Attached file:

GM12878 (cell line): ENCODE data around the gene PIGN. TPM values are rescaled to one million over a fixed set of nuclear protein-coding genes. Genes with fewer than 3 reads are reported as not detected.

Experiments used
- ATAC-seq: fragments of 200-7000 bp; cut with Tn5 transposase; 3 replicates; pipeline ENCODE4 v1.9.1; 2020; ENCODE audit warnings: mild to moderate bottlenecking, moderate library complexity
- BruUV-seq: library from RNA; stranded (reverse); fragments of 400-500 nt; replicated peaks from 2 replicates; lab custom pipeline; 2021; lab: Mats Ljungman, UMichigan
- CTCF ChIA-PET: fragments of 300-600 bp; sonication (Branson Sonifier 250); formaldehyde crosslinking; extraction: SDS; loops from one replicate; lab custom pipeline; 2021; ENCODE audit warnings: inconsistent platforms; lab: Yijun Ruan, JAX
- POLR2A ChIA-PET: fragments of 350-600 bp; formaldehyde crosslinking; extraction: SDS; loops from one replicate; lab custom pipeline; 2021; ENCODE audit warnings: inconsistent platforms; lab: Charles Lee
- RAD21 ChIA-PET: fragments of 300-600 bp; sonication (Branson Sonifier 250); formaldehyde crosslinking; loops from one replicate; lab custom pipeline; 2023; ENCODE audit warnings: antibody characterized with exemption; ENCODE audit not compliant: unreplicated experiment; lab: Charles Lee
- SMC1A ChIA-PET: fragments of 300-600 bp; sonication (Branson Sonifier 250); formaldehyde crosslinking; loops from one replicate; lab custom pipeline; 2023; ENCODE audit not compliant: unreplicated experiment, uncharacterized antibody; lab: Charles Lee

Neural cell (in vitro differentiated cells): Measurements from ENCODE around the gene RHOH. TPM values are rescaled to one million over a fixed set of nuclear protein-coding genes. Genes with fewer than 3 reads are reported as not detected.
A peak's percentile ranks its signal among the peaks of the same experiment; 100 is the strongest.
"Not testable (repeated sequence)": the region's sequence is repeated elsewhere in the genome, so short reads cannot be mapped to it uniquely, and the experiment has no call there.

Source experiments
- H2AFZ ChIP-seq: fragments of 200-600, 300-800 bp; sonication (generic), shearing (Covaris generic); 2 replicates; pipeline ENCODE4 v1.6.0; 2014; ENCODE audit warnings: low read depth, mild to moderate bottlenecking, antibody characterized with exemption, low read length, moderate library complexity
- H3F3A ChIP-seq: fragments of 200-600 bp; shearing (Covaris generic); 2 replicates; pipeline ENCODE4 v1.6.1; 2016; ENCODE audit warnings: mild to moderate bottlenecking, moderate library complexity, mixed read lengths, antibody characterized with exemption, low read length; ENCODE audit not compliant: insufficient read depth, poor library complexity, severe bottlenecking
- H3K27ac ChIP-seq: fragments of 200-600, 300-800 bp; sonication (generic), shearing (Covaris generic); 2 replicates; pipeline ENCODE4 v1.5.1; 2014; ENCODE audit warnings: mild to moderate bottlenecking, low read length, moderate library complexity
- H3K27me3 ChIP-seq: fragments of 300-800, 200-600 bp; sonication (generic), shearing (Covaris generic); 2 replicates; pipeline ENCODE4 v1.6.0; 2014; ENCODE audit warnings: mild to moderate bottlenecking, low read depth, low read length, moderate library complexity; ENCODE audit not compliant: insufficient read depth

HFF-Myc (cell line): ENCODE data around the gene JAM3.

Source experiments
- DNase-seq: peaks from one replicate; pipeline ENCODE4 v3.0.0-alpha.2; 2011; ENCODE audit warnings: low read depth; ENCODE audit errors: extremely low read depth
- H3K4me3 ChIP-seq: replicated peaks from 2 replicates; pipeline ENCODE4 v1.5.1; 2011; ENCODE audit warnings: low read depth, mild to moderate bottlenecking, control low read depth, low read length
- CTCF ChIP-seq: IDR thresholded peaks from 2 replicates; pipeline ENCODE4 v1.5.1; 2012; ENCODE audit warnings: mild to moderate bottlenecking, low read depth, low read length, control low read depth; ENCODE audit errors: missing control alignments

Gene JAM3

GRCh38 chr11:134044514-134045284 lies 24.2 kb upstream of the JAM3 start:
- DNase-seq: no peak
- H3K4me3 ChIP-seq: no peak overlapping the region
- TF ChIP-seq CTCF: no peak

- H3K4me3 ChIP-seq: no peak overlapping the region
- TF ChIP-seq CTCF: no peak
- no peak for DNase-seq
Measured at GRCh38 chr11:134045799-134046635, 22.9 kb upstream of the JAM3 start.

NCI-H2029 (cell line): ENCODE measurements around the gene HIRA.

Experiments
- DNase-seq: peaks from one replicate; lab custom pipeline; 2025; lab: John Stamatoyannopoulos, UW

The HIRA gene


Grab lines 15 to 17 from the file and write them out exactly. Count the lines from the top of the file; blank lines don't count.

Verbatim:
- H3K27ac ChIP-seq: fragments of 200-600, 300-800 bp; sonication (generic), shearing (Covaris generic); 2 replicates; pipeline ENCODE4 v1.5.1; 2014; ENCODE audit warnings: mild to moderate bottlenecking, low read length, moderate library complexity
- H3K27me3 ChIP-seq: fragments of 300-800, 200-600 bp; sonication (generic), shearing (Covaris generic); 2 replicates; pipeline ENCODE4 v1.6.0; 2014; ENCODE audit warnings: mild to moderate bottlenecking, low read depth, low read length, moderate library complexity; ENCODE audit not compliant: insufficient read depth

HFF-Myc (cell line): ENCODE data around the gene JAM3.